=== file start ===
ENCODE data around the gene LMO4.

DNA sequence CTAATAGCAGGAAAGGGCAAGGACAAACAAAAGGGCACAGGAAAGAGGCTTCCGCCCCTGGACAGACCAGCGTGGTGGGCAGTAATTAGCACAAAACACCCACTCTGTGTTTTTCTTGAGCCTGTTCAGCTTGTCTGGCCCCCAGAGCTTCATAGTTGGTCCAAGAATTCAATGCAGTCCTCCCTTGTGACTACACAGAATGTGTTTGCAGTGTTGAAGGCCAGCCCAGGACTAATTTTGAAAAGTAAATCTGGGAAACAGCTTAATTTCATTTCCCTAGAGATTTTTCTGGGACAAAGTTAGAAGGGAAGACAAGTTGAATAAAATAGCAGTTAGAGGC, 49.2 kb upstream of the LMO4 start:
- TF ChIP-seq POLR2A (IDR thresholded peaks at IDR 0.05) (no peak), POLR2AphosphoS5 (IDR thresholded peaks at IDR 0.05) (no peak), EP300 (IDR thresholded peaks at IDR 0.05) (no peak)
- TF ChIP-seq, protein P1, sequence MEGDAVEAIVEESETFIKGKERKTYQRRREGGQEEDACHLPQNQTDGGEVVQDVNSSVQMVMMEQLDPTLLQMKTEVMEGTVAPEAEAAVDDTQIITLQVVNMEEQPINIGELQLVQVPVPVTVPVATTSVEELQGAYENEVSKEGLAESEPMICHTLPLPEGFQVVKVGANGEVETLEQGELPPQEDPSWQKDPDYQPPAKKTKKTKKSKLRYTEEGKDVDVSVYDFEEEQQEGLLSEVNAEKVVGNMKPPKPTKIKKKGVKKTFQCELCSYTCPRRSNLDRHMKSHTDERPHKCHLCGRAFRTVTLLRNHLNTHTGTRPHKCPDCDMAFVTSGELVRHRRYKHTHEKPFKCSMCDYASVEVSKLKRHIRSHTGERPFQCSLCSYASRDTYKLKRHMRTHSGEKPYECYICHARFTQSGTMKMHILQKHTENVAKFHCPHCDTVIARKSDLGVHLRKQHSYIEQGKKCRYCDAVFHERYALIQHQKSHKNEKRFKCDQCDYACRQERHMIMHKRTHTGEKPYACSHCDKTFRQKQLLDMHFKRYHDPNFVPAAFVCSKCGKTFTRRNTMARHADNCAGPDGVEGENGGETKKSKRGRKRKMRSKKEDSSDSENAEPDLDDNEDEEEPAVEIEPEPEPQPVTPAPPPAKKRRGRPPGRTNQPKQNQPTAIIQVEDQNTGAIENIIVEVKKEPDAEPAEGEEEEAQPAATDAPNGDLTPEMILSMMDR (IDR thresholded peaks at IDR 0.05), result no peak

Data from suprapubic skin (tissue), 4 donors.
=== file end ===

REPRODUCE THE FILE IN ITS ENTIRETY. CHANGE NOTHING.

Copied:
ENCODE data around the gene LMO4.

DNA sequence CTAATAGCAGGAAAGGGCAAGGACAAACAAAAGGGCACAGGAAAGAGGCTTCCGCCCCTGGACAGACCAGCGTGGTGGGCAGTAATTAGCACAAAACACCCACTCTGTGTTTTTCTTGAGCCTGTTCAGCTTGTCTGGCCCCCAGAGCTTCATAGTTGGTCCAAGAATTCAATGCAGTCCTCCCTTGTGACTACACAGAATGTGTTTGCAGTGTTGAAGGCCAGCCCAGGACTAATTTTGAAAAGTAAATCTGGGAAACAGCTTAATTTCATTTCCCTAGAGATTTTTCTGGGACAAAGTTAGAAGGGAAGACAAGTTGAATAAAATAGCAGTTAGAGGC, 49.2 kb upstream of the LMO4 start:
- TF ChIP-seq POLR2A (IDR thresholded peaks at IDR 0.05) (no peak), POLR2AphosphoS5 (IDR thresholded peaks at IDR 0.05) (no peak), EP300 (IDR thresholded peaks at IDR 0.05) (no peak)
- TF ChIP-seq, protein P1, sequence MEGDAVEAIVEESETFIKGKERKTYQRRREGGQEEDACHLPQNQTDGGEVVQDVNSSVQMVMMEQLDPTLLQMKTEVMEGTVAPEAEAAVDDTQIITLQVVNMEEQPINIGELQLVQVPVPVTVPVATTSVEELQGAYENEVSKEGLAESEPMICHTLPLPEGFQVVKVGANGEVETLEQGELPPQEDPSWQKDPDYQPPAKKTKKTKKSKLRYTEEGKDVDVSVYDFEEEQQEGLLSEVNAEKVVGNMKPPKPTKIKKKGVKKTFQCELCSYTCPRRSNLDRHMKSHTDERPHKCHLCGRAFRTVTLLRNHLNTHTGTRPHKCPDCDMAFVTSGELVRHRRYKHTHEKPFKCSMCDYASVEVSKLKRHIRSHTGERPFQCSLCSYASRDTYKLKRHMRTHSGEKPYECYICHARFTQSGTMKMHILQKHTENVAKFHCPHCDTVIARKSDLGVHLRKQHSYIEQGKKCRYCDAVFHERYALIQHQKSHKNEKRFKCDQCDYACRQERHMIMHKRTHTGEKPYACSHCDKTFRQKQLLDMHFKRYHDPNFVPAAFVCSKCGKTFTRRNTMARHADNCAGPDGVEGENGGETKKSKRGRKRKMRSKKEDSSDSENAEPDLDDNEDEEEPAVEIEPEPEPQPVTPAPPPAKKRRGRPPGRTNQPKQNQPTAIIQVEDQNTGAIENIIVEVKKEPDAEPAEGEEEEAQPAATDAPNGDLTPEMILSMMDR (IDR thresholded peaks at IDR 0.05), result no peak

Data from suprapubic skin (tissue), 4 donors.